There are many ways to define ableism. Each definition provides a unique contribution to one of the most painful experiences for those who are disabled and their families. While I could offer my characterization, Ashley Eisenmenger provides a powerful explanation of ableism through Access Living. She writes:
“Ableism is the discrimination of and social prejudice against people with disabilities based on the belief that typical abilities are superior. At its heart, ableism is rooted in the assumption that disabled people require “fixing” and defines people by their ability. Like racism and sexism, ableism classifies entire groups of people as ‘less than,’ and includes harmful stereotypes, misconceptions, and generalizations of people with disabilities.”
Ableism is as harmful as racism to those with disabilities and their families. It is sinful because it devalues the imago Dei (image of God) inherent within each person because of God’s creative love. It only sees the person with a disability (both physical and invisible) through the lens of their disability and not as a child of God and someone worthy of love and grace. Ableism also only sees the parent or caregiver through their challenges caring for their disabled child or adult.
There is not a day that goes by where I do not encounter some ableist attitude or conversation point directed toward my autistic son or my family. Where I often experience it the most is within the church. I see people treat my child with autism differently than I do my typically-developing child or even other children. My wife and I often hear endless conversations about what we need to do as parents or that my children need us as if we did not know what to do. And, yes, we’ve been told that our experience is the same as any other struggle.
What ableism does within the context of the church is it silently excludes people whose lives force us to consider that not everyone experiences life on the same terms. Those who have experienced ableism within the church do not feel welcomed or loved. That is because what they see does not correlate with the words of love and welcome they hear. The painful reality is that those who desire to be in the church, when they experience ableism, are less likely to trust or connect with a church because of this painful experience.
How can we avoid ableism in the church?
First, the church has to realize it is a problem. While the disability community and its advocates within the church do a great job talking about ableism, it is a silent discussion within the larger body of faith. That has to change if we desire to build a more inclusive community that reflects the love of God. The church must recognize the places it might look down upon individuals with disabilities and their families and repent of those places. Repentance is not simply about admitting guilt. It is also about seeking to change behaviors that led to the sin in the first place.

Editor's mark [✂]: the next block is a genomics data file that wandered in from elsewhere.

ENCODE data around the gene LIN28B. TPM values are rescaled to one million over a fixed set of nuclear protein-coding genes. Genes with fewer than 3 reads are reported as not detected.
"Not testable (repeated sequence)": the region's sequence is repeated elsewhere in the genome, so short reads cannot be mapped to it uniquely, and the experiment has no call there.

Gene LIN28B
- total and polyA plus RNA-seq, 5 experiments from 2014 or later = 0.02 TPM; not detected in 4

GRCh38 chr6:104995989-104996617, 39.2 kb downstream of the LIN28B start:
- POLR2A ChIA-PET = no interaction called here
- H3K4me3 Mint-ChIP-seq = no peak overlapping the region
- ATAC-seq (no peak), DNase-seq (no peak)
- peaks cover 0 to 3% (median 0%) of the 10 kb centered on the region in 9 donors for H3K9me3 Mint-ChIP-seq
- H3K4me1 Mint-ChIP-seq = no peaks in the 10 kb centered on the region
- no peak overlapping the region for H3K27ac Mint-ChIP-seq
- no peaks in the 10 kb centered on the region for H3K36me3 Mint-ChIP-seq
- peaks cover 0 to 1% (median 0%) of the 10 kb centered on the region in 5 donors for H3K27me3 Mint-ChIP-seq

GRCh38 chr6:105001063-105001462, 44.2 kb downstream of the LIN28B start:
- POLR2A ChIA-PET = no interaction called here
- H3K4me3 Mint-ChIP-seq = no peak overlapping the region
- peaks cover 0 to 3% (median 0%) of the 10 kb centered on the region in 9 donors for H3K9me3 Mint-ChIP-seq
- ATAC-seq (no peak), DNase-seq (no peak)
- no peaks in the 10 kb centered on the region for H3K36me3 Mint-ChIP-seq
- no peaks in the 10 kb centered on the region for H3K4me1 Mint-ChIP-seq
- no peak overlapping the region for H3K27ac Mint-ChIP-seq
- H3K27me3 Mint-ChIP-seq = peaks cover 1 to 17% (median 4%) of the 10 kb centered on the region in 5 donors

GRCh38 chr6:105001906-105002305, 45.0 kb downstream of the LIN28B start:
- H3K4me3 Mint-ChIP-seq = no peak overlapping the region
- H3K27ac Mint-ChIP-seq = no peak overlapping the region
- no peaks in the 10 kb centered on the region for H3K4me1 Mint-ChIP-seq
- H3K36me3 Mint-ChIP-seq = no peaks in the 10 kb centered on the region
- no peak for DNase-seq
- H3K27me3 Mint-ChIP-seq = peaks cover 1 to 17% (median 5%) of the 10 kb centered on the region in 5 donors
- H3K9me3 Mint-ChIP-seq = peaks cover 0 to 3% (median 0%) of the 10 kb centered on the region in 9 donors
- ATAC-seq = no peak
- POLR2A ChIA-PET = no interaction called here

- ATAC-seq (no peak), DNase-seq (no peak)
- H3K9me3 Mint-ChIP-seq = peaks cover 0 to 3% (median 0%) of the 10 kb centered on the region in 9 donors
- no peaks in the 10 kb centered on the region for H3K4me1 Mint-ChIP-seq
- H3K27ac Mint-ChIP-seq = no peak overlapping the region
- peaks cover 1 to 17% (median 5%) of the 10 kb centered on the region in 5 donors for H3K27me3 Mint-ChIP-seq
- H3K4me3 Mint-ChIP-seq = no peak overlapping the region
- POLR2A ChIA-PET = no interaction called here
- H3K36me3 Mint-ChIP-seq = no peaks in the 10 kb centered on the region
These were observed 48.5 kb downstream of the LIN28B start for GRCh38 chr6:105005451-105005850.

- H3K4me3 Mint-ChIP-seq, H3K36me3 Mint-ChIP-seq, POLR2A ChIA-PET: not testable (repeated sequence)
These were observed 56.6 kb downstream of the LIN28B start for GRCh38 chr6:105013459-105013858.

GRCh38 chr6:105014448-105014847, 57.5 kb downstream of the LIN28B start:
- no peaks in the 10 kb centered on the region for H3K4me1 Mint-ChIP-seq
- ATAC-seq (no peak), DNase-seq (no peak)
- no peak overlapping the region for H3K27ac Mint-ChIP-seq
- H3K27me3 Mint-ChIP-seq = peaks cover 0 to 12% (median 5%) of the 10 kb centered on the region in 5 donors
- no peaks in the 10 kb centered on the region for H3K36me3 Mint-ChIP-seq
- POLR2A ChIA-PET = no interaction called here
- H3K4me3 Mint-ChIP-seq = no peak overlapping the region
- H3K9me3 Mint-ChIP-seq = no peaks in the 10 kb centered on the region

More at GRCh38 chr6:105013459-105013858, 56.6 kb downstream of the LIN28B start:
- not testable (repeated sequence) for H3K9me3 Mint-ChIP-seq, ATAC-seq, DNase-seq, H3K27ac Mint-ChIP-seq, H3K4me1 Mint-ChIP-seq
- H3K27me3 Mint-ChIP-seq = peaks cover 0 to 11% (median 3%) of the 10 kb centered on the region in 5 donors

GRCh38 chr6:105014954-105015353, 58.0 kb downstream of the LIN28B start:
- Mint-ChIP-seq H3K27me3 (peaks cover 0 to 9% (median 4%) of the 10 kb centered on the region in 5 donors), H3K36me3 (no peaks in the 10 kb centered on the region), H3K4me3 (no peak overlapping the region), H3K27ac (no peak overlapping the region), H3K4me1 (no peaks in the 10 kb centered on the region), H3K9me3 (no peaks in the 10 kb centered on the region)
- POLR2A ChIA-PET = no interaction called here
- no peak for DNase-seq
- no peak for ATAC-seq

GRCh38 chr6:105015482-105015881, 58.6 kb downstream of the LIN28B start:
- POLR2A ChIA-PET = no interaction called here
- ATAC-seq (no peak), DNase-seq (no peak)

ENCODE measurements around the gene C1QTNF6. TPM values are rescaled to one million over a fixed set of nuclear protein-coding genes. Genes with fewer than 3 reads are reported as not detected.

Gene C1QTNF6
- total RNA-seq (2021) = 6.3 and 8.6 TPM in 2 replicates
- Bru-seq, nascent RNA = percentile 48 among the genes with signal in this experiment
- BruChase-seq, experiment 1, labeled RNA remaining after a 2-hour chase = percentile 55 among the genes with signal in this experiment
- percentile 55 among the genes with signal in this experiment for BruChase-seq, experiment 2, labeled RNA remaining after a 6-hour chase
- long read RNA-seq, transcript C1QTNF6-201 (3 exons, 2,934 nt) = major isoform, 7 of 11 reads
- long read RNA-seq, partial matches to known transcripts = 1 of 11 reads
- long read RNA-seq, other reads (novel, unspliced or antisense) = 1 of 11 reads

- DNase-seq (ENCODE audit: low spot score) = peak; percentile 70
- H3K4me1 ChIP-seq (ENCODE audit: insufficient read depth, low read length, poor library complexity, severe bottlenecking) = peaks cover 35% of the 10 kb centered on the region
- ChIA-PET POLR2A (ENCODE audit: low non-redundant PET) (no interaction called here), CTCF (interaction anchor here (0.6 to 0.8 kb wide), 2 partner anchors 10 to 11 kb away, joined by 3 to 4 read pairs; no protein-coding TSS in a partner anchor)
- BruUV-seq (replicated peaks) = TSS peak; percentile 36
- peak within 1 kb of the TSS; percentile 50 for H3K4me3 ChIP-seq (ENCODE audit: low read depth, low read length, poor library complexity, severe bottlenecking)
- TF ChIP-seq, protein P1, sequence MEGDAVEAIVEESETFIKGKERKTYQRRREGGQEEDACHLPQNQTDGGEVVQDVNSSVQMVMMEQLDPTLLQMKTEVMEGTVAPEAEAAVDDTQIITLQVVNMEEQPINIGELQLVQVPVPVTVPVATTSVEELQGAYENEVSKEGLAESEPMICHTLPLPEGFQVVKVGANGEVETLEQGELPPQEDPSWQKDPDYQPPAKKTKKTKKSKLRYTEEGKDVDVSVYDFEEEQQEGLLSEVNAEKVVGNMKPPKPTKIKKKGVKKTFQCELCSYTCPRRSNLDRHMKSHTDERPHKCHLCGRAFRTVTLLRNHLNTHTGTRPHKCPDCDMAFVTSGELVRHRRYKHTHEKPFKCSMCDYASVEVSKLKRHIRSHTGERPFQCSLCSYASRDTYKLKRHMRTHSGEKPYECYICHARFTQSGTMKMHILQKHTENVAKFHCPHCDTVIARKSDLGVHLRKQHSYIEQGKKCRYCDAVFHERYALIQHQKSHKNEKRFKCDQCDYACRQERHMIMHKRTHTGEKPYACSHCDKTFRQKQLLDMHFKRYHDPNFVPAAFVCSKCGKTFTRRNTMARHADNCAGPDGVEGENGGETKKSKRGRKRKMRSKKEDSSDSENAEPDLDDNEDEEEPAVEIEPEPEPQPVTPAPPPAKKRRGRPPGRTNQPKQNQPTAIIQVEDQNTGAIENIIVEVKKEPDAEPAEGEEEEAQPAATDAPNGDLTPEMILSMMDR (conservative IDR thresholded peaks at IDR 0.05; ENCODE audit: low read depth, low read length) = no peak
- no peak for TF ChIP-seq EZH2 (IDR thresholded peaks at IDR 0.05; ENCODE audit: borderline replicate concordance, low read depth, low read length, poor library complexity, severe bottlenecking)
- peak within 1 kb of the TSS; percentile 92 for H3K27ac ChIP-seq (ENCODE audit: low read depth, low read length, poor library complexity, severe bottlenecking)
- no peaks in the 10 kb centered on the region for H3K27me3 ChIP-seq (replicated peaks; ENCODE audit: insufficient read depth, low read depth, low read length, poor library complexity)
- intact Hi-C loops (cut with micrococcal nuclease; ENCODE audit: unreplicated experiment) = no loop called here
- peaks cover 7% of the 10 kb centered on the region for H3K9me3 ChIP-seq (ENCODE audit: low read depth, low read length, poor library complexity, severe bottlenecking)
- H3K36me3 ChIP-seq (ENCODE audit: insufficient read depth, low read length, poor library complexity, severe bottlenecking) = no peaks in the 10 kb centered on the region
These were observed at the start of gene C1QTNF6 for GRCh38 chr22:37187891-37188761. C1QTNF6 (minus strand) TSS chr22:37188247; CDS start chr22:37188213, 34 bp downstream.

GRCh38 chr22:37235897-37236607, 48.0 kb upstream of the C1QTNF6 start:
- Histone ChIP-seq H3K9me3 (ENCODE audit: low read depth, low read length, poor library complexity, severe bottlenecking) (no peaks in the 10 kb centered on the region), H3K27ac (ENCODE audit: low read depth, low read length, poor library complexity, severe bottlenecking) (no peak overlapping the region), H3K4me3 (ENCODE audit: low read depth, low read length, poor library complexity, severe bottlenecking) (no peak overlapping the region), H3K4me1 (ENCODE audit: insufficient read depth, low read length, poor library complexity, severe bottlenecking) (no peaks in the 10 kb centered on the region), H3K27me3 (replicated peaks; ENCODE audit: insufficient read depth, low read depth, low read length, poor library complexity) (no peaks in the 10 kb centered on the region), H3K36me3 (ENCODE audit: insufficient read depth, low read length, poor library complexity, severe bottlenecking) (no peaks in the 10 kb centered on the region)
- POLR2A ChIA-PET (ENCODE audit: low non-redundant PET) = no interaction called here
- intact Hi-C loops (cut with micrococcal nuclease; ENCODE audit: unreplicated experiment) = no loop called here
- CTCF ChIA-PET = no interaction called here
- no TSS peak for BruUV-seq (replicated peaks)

Second, that change comes by listening to individuals and families about their experiences. Instead of presuming what someone needs, the church needs to take the posture of Jesus when he encountered the blind man and asked, “What can I do for you?” The question gives space for conversation that can lead to understanding. The church must understand how its words and actions, which it may believe are sincere, can be harmful and discriminatory. Change comes by learning how best to engage with the disabled community by listening to their story, adapting to their needs, and walking alongside their families.
Finally, everyone must realize that change is not going to happen overnight. I would love it if I could snap my fingers and ableism vanishes. Unfortunately, we live in a broken and hurting world as we await Christ’s eventual return. Individuals within the disability community will need to be patient, which is hard to do, as people seek to engage us in a better and more holistic way. It also means that the church will need to admit it will fail along the way. Failure is often an attempt at trying to do something right and allows us to learn. When the church struggles to change, it must learn from those mistakes, adapt, and move forward.
Ableism is a serious problem within the body of Christ. It needs greater attention in order to see it eliminated within the church.